Fourth graders distinguish between primary and secondary sources while creating an underground railroad presentation. In this underground railroad lesson, 4th graders research the underground railroad using copies of primary and secondary documents. Students present their findings and answer questions about the sources of their material.
Students examine methods of accounting for historical events. In this local history lesson, students use primary and secondary sources to explore the ties between Essex County in Massachusetts and the California Gold Rush of the 1840's. Students discuss the sources they encounter as they explore their local history.
Seventh graders explore photographs as a primary source. In this social studies lesson, 7th graders describe what they see in historical photographs. Students utilize primary sources to study a historic event.
Students research narratives from the Federal Writers' Project and describe the lives of former slaves in the U.S. In this slave narratives lesson, students interpret primary source oral history documents and summarize narrative of former slaves. Students compare and contrast life during slavery.
Students examine primary sources. For this primary source lesson, students explore the impact of personal experience and perspective as they read assigned articles and share their impressions of the article with others in a blogging activity.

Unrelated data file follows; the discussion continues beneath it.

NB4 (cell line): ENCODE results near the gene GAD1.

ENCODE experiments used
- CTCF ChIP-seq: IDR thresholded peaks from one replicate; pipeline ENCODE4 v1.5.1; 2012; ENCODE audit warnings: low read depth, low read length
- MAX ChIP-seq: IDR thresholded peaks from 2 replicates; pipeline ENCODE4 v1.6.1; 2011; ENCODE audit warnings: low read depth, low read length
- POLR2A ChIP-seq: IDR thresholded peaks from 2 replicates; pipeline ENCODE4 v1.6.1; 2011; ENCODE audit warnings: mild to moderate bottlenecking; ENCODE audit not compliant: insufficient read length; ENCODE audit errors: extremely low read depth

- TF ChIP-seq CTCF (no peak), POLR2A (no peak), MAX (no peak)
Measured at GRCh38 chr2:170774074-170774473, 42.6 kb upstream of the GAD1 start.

The challenge of analyzing primary sources is addressed by a detailed plan from Inspiration Software. Dr. Martin Luther King Jr.’s “Letter from a Birmingham Jail” is used to model how the primary source analysis template can aid in creating an analysis of documents. Adaptations and extensions are included, as are the original and model templates.
Primary sources provide historians glimpses into the past; organize findings visually using this lesson demonstrating the educational program, Inspiration. While this lesson is useful independently, it is intended to guide learners through the program. Screenshots show the tool as you walk scholars through a source analysis template. They can add links, images, and text. Original worksheets are available to print form the link in step two; these could make an entire less on their own!